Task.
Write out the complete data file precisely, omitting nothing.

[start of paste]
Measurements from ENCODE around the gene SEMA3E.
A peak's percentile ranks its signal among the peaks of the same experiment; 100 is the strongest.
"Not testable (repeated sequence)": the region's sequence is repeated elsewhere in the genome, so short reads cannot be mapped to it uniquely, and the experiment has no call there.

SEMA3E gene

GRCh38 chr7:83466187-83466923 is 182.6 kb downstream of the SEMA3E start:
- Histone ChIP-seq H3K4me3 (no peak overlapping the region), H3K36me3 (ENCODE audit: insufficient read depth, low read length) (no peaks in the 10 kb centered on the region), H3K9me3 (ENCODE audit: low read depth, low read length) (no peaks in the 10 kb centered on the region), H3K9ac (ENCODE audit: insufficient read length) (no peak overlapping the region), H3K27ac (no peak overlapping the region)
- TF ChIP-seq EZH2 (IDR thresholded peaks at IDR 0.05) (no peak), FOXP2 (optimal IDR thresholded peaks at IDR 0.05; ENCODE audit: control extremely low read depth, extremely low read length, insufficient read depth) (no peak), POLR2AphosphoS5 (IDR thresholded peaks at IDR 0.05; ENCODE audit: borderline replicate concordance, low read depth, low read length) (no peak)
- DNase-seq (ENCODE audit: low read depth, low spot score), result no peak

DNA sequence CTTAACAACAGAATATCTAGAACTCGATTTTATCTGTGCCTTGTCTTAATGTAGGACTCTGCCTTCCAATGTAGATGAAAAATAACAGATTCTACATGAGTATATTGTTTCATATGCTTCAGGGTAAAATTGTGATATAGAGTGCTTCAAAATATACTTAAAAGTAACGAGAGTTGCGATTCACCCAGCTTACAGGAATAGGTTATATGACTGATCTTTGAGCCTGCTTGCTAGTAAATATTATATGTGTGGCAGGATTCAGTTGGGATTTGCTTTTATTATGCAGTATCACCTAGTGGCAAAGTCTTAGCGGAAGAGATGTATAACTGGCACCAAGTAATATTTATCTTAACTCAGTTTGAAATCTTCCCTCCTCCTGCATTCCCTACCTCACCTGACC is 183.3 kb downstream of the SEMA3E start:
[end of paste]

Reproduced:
Measurements from ENCODE around the gene SEMA3E.
A peak's percentile ranks its signal among the peaks of the same experiment; 100 is the strongest.
"Not testable (repeated sequence)": the region's sequence is repeated elsewhere in the genome, so short reads cannot be mapped to it uniquely, and the experiment has no call there.

SEMA3E gene

GRCh38 chr7:83466187-83466923 is 182.6 kb downstream of the SEMA3E start:
- Histone ChIP-seq H3K4me3 (no peak overlapping the region), H3K36me3 (ENCODE audit: insufficient read depth, low read length) (no peaks in the 10 kb centered on the region), H3K9me3 (ENCODE audit: low read depth, low read length) (no peaks in the 10 kb centered on the region), H3K9ac (ENCODE audit: insufficient read length) (no peak overlapping the region), H3K27ac (no peak overlapping the region)
- TF ChIP-seq EZH2 (IDR thresholded peaks at IDR 0.05) (no peak), FOXP2 (optimal IDR thresholded peaks at IDR 0.05; ENCODE audit: control extremely low read depth, extremely low read length, insufficient read depth) (no peak), POLR2AphosphoS5 (IDR thresholded peaks at IDR 0.05; ENCODE audit: borderline replicate concordance, low read depth, low read length) (no peak)
- DNase-seq (ENCODE audit: low read depth, low spot score), result no peak

DNA sequence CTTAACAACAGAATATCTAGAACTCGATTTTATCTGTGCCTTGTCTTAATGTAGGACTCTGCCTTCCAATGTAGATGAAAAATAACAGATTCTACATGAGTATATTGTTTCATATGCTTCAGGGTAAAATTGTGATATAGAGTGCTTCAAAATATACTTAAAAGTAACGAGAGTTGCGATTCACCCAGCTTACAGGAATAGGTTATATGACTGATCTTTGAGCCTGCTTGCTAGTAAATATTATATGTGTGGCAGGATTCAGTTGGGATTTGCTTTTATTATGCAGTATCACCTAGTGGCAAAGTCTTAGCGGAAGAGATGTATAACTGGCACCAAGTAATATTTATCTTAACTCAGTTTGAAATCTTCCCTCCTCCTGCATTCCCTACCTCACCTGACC is 183.3 kb downstream of the SEMA3E start: